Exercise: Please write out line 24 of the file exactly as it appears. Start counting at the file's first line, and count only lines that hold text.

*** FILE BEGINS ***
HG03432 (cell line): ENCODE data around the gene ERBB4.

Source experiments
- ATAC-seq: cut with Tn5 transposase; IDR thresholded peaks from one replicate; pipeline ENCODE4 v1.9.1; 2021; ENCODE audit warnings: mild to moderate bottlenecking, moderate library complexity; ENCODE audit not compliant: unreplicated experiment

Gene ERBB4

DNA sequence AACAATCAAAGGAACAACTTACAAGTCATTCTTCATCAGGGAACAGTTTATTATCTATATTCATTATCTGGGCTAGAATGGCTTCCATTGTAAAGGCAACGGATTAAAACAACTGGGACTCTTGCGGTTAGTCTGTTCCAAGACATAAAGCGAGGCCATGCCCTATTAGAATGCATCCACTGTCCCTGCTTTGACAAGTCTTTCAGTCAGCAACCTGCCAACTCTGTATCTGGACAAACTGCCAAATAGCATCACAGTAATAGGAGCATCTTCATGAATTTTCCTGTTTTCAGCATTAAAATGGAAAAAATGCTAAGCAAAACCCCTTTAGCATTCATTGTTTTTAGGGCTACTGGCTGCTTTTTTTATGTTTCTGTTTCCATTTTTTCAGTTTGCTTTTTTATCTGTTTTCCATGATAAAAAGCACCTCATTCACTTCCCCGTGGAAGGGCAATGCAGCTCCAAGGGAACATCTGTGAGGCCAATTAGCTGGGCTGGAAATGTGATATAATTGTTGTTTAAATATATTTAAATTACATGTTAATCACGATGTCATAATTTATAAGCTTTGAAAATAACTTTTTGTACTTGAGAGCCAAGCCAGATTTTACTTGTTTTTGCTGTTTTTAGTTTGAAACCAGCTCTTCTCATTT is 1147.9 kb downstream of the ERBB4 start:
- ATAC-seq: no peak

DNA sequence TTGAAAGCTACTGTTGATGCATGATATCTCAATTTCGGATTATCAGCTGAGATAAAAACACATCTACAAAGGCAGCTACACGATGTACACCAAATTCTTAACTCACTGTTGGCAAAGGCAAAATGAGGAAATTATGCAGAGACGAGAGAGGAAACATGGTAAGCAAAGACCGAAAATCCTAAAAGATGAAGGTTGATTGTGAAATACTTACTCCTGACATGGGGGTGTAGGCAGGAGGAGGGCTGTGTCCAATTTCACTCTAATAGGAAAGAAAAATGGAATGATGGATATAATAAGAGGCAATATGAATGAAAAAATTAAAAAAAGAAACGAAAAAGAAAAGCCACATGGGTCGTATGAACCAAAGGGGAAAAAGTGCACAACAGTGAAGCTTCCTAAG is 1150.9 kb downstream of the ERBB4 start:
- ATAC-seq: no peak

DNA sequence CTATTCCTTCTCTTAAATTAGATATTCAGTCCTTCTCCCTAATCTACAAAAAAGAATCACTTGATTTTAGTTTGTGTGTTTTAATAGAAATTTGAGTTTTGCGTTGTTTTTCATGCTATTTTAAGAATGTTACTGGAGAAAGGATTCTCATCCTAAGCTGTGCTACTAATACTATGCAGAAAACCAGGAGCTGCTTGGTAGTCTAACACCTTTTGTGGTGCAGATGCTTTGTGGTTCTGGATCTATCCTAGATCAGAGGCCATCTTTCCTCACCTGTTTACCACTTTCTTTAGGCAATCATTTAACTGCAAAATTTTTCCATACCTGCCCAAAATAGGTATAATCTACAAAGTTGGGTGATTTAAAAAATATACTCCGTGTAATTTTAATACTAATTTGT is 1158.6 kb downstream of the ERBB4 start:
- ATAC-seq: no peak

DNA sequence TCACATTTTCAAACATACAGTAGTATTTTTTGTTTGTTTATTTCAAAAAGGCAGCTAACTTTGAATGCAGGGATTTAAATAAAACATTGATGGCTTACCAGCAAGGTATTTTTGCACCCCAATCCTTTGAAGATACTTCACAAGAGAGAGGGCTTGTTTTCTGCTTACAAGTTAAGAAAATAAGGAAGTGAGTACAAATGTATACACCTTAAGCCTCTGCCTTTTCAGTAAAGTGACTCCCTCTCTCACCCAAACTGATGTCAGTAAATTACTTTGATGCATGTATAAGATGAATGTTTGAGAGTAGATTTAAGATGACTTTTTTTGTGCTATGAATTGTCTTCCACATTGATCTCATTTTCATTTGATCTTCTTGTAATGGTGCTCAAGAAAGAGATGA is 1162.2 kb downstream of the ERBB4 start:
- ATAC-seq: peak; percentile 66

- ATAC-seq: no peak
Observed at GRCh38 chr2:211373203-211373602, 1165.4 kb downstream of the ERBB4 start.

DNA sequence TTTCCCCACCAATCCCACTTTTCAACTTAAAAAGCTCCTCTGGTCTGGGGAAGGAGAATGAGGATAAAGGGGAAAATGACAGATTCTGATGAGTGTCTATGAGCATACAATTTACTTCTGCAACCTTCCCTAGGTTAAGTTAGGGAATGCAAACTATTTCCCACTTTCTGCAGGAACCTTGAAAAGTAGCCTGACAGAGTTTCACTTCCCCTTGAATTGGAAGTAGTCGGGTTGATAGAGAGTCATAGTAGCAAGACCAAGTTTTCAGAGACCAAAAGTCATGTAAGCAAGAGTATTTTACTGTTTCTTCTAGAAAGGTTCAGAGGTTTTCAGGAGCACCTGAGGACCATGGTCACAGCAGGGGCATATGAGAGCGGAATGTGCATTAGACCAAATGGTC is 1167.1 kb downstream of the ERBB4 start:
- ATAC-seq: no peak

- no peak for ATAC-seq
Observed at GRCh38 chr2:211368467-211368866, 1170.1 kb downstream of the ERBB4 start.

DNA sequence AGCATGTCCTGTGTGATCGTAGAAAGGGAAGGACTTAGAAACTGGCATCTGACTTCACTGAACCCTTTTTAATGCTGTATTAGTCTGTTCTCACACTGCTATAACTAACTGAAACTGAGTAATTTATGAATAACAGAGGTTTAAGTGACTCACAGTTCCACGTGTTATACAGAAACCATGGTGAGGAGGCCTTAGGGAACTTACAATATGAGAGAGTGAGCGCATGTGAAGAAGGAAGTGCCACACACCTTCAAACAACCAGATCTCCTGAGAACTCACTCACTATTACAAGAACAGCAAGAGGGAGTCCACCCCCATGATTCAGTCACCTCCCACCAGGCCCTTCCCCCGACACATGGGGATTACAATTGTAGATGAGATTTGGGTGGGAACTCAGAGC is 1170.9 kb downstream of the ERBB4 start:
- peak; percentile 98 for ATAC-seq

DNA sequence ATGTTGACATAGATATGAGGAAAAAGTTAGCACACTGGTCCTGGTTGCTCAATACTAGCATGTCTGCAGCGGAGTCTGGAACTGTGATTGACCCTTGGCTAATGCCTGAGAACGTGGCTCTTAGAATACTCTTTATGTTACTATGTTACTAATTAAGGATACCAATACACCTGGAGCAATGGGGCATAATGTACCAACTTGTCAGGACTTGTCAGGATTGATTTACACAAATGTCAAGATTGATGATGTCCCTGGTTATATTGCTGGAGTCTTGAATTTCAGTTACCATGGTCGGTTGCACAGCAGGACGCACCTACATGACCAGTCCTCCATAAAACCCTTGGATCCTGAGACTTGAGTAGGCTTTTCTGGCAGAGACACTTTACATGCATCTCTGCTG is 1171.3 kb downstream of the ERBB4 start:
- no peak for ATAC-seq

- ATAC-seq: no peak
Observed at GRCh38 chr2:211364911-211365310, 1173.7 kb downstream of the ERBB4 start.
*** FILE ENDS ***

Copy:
Observed at GRCh38 chr2:211364911-211365310, 1173.7 kb downstream of the ERBB4 start.